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  Analytic Geometry: Cylindrical Coordinates  

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Cylindrical Coordinates

Cylindrical coordinates are obtained by using polar coordinates in a plane, and then adding a z-axis perpendicular to the plane passing through the pole. This gives three coordinates (r,theta,z) for any point.

To transform from rectangular Cartesian coordinates (x,y,z) to cylindrical ones and back, use the following formulas:

x = r cos(theta),
y = r sin(theta),
z = z,

r = ±sqrt(x2+y2),
theta = arctan(y/x),
z = z.

The sign of r is determined by which of the values of the arctangent function is chosen:

  Sign of x     Sign of y     Quadrant of theta     Sign of r  
++ I+
++ III
+ II+
+ IV
I
III+
+ II
+ IV+

The quadrant of theta can always be chosen to make r positive, if it is so desired.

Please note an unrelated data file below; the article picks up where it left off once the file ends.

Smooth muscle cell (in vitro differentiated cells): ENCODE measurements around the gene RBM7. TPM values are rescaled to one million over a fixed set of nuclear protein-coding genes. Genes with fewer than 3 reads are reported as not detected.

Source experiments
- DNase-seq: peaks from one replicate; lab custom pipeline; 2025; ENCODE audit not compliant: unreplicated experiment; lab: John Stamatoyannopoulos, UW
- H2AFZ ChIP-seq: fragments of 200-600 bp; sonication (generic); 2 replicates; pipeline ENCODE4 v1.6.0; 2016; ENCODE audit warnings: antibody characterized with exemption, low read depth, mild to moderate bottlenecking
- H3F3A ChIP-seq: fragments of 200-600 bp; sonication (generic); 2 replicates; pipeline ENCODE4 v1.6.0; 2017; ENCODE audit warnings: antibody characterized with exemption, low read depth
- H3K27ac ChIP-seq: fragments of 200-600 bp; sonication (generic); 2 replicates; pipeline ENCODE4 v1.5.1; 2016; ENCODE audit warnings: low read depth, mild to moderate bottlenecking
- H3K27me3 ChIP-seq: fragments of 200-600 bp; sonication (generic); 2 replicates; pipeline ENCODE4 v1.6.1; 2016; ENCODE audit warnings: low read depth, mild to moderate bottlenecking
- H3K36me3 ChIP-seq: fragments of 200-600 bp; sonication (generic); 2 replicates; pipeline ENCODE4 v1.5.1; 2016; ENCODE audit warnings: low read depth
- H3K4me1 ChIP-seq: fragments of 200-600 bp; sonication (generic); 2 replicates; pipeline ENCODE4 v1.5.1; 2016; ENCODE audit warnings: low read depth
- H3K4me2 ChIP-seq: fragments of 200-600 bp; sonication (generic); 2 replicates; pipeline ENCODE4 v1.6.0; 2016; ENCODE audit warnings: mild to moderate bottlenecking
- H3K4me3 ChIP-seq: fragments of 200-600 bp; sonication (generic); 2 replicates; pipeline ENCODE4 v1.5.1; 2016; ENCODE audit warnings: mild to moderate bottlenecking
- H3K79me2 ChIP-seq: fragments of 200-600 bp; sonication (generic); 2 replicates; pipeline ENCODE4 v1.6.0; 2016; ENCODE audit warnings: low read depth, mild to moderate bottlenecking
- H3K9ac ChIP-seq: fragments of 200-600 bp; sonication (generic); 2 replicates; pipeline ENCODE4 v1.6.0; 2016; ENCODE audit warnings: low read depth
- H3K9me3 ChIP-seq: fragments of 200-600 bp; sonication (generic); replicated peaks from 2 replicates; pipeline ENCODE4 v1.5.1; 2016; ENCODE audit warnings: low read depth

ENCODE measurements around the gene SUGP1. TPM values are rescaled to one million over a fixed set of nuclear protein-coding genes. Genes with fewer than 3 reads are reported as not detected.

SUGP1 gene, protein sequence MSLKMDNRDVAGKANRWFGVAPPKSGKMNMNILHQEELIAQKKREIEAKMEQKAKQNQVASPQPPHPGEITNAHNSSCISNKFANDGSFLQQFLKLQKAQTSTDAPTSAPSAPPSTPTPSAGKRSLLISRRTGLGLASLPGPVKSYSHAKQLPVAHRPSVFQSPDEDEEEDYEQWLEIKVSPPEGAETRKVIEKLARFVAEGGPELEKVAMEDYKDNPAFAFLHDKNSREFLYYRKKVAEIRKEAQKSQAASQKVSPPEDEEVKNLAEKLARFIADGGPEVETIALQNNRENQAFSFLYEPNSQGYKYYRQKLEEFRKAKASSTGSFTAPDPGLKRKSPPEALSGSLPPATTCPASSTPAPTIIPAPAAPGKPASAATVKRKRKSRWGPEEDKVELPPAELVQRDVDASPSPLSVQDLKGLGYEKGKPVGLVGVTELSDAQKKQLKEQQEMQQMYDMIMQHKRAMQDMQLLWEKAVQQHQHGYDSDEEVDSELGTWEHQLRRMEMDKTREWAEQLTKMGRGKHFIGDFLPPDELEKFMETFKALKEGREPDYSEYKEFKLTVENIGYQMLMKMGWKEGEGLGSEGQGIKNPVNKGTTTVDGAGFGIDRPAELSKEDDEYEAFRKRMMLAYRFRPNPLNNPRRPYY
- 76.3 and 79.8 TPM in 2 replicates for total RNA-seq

Common Uses

The most common use of cylindrical coordinates is to give the equation of a surface of revolution. If the z-axis is taken as the axis of revolution, then the equation will not involve theta at all.

Examples:

  • A paraboloid of revolution might have equation

    z = r2.

    This is the surface you would get by rotating the parabola z = x2 in the xz-plane about the z-axis. The cartesian coordinate equation of the paraboloid of revolution would be z = x2 + y2.

  • A right circular cylinder of radius a whose axis is the z-axis has equation

    r = R.

  • A a sphere with center at the origin and radius R will have equation

    r2 + z2 = R2.

  • A right circular cone with vertex at the origin and axis the z-axis has equation

    z = m r.

As another kind of example, a helix has the following equations:

r = R,
z = a theta.

Sometimes a change from rectangular to cylindrical coordinates makes computing difficult multiple integrals simpler.


Compiled by Robert L. Ward.

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